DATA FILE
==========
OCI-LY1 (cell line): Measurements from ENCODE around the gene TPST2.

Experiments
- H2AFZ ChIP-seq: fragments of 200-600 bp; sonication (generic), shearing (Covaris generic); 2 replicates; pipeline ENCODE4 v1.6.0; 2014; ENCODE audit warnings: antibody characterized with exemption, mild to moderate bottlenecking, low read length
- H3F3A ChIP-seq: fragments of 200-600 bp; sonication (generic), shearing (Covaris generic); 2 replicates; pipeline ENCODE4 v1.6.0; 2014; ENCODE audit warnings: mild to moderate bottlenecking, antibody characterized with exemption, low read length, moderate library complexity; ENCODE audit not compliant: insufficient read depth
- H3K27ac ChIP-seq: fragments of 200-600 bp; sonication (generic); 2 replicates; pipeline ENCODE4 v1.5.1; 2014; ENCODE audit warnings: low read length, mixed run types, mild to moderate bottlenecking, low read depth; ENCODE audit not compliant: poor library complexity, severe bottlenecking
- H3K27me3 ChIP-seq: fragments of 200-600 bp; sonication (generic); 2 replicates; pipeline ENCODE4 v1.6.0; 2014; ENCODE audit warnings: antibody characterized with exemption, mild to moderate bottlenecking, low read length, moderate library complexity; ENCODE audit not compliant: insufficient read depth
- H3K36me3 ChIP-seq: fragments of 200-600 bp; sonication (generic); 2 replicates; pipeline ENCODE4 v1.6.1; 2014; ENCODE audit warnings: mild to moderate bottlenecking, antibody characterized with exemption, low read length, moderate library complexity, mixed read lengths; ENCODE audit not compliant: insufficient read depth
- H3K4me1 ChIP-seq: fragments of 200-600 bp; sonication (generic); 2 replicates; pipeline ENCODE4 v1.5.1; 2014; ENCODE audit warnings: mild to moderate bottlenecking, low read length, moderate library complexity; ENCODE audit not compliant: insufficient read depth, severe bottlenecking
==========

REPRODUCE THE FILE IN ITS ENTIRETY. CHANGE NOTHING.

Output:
OCI-LY1 (cell line): Measurements from ENCODE around the gene TPST2.

Experiments
- H2AFZ ChIP-seq: fragments of 200-600 bp; sonication (generic), shearing (Covaris generic); 2 replicates; pipeline ENCODE4 v1.6.0; 2014; ENCODE audit warnings: antibody characterized with exemption, mild to moderate bottlenecking, low read length
- H3F3A ChIP-seq: fragments of 200-600 bp; sonication (generic), shearing (Covaris generic); 2 replicates; pipeline ENCODE4 v1.6.0; 2014; ENCODE audit warnings: mild to moderate bottlenecking, antibody characterized with exemption, low read length, moderate library complexity; ENCODE audit not compliant: insufficient read depth
- H3K27ac ChIP-seq: fragments of 200-600 bp; sonication (generic); 2 replicates; pipeline ENCODE4 v1.5.1; 2014; ENCODE audit warnings: low read length, mixed run types, mild to moderate bottlenecking, low read depth; ENCODE audit not compliant: poor library complexity, severe bottlenecking
- H3K27me3 ChIP-seq: fragments of 200-600 bp; sonication (generic); 2 replicates; pipeline ENCODE4 v1.6.0; 2014; ENCODE audit warnings: antibody characterized with exemption, mild to moderate bottlenecking, low read length, moderate library complexity; ENCODE audit not compliant: insufficient read depth
- H3K36me3 ChIP-seq: fragments of 200-600 bp; sonication (generic); 2 replicates; pipeline ENCODE4 v1.6.1; 2014; ENCODE audit warnings: mild to moderate bottlenecking, antibody characterized with exemption, low read length, moderate library complexity, mixed read lengths; ENCODE audit not compliant: insufficient read depth
- H3K4me1 ChIP-seq: fragments of 200-600 bp; sonication (generic); 2 replicates; pipeline ENCODE4 v1.5.1; 2014; ENCODE audit warnings: mild to moderate bottlenecking, low read length, moderate library complexity; ENCODE audit not compliant: insufficient read depth, severe bottlenecking